I’m told if you contribute to the City Club’s spring fundraising drive, you’ll receive a “pocket Constitution” as a token of their gratitude. You had me at “pocket Constitution.”
I have an unusual fondness for pocket Constitutions. I carry one, and own many. These include pocket Constitutions from (brace yourself) the Republican Party, The Heritage Foundation, and the Cato Institute. But this trend of carrying a pocket Constitution is not a conservative practice. And while liberal organizations also issue pocket Constitutions (carrying a pocket Constitution featured prominently in a memorable speech at the Democratic National Convention), neither is it a liberal practice. It’s a non-partisan affirmation of constitutional values.
What a perfect symbol, then, for the City Club—a non-partisan organization dedicated to the constitutional principle of free speech. At the City Club, people of different politics, faiths, and backgrounds come together to trade in ideas. Now more than ever, this is an important mission. As author J.D. Vance remarked during a recent City Club Q&A, “the only way to heal division in our country is to get people in the same space as each other having conversation.” If you know anything about City Club CEO Dan Moulthrop, you know that comment elicited a satisfied smile, because the City Club’s very reason for existing is to provide such a space.
This is not to say the City Club is a “safe space,” at least in the way that term has been used on college campuses of late. While you can be assured of polite and civil dialogue at the City Club, membership offers no promise of being exposed to only ideas with which you agree. In fact, the City Club unabashedly promises the opposite.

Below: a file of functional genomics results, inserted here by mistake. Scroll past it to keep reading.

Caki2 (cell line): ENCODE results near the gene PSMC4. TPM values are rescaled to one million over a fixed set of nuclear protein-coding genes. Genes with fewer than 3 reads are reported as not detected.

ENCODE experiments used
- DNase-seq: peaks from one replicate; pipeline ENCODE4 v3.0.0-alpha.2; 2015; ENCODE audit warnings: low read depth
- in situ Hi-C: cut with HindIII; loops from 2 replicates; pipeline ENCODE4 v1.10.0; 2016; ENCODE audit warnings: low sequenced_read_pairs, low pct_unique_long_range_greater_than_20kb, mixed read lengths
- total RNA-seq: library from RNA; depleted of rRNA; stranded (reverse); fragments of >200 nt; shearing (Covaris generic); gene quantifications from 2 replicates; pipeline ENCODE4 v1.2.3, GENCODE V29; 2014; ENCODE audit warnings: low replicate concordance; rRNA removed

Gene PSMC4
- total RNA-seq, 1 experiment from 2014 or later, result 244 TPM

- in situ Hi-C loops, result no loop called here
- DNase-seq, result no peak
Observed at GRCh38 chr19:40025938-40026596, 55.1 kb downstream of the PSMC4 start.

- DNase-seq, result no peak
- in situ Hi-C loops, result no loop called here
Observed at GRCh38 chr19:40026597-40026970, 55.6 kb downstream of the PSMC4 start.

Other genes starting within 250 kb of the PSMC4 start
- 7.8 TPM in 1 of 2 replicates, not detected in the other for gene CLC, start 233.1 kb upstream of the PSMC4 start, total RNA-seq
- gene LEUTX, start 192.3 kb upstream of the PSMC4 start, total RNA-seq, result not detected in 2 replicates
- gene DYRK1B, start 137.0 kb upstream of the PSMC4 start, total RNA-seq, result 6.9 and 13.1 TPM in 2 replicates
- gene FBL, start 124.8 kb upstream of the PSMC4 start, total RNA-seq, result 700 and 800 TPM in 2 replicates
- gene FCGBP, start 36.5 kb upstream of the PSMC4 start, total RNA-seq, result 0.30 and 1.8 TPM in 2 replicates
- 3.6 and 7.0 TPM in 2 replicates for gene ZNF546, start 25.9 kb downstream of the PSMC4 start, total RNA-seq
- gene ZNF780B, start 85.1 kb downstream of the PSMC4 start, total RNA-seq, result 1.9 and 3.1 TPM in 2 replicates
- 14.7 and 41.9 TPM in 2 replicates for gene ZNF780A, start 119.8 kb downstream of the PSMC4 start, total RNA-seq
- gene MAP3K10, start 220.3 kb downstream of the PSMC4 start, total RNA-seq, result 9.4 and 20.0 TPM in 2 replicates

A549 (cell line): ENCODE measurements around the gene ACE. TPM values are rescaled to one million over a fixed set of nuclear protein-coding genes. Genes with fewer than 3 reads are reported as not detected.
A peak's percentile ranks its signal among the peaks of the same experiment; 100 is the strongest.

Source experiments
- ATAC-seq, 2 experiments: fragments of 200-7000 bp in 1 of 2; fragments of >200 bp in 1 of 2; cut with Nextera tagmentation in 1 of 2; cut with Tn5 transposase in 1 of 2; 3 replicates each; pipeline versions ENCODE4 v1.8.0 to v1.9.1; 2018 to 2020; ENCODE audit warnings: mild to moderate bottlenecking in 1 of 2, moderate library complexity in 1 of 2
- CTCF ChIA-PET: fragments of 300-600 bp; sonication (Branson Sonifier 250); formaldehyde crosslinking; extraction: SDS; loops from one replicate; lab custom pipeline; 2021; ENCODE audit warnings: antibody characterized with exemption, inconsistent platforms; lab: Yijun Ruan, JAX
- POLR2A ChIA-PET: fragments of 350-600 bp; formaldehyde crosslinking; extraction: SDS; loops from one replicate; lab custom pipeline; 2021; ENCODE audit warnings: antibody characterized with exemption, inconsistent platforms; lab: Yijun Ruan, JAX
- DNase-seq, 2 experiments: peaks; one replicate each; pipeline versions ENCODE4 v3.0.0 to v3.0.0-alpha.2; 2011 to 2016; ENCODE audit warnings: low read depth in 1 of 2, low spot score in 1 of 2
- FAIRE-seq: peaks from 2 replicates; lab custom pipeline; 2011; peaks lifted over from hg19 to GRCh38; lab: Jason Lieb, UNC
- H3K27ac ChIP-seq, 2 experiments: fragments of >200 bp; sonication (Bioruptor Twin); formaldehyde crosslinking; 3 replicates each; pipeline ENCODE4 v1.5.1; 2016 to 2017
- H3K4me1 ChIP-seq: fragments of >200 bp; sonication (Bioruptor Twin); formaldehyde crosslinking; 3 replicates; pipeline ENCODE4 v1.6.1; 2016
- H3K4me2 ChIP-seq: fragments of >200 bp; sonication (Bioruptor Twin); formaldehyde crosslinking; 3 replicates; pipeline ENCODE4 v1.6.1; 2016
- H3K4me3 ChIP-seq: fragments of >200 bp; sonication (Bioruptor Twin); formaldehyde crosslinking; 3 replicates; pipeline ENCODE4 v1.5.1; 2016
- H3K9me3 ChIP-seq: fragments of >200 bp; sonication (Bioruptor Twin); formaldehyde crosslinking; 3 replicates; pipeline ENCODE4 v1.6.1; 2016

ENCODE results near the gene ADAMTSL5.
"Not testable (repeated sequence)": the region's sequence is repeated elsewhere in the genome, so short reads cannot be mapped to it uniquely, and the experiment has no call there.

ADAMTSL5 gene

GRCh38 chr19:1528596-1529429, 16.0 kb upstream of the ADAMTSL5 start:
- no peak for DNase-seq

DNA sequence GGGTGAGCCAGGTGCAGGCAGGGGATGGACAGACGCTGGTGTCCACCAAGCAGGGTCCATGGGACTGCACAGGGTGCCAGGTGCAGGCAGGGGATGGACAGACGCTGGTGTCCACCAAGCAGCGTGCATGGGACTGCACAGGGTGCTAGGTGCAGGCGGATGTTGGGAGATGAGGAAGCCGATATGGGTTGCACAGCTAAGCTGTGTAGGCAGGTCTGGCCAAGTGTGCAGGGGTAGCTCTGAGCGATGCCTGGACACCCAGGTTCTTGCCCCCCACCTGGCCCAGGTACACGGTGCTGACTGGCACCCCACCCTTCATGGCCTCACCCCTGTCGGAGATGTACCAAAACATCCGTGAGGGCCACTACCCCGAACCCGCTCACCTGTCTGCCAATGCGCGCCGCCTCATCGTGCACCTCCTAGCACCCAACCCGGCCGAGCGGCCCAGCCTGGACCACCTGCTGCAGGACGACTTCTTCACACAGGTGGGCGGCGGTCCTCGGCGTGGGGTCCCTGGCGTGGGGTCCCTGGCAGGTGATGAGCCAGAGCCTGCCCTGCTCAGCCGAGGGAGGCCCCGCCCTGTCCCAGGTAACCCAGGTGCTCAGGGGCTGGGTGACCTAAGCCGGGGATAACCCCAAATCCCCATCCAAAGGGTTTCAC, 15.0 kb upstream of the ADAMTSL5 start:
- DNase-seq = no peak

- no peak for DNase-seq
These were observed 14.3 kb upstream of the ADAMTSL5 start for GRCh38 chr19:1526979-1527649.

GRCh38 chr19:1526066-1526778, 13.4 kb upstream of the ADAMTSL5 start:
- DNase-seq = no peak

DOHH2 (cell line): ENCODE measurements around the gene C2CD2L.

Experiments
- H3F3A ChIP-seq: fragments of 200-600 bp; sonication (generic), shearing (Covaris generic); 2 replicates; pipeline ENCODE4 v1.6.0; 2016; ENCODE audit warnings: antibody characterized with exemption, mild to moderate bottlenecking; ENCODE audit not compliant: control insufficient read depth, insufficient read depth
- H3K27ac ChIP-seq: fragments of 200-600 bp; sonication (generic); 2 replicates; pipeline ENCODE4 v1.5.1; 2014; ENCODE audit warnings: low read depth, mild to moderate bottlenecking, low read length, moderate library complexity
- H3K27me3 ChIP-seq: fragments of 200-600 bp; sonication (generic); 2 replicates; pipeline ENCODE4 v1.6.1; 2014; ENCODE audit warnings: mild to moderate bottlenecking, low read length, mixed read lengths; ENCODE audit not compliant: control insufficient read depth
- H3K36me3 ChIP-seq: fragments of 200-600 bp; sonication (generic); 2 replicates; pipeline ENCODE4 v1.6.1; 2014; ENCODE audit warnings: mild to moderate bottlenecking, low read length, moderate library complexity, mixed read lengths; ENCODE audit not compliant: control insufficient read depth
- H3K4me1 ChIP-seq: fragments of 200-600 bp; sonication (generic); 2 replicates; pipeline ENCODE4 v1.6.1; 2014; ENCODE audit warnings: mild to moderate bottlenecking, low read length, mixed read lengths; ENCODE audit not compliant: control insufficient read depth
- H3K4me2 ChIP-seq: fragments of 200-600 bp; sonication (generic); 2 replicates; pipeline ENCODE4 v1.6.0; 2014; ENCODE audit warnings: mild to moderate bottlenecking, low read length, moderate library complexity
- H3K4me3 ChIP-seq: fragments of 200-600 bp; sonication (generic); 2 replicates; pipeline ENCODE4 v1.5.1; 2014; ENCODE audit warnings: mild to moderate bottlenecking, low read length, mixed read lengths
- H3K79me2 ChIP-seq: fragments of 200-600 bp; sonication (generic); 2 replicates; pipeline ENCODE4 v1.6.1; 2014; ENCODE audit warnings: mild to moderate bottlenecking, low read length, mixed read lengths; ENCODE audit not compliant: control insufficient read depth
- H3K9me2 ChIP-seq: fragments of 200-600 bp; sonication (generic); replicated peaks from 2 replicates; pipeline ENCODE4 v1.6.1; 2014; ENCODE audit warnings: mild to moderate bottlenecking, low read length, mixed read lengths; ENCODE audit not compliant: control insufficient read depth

These themes were driven home on my very first day as a City Club Board member. It was the first Board meeting following the presidential election. As background, I should say that there is a perception in some circles that the City Club is biased, and not in favor of Republicans or conservatives. If you don’t believe me, note that the City Club blog contains a permalink to a post entitled “Is the City Club Biased?” So what was the Board’s reaction to President Trump’s victory? Anti-Republican rants? Anti-Trump resolutions? Of course not. The conversation centered on how important it is to honor the organization’s free-speech philosophy by ensuring that speakers embody diverse viewpoints, even viewpoints with which some may strongly disagree.
That all happened in my first thirty minutes of my first Board meeting (not your typical non-profit board). But the conversation did not end there. That evening Dan posted on social media that I had joined the Board, and he noted that I happen to be a former law clerk to Justice Scalia. Discussion ensued. Someone asked (apparently without irony) for assurances that the City Club did not appoint a board member who shares Justice Scalia’s views of the law. (I did not point out that in 2003 the City Club awarded Justice Scalia its Citadel of Free Speech Award.) Many others weighed in. And then someone responded with the beautiful words of the City Club’s 1916 charter—“I hail and harbor and hear [persons] of every belief and party.” It is a charter you’ll find reprinted in your City Club Pocket Constitution, not-incongruously alongside the great charter of our liberties.
Contribute to the spring fundraising drive, and get yours.
Louis A. Chaiten is a Partner at the law firm Jones Day and serves on the City Club's Board of Directors.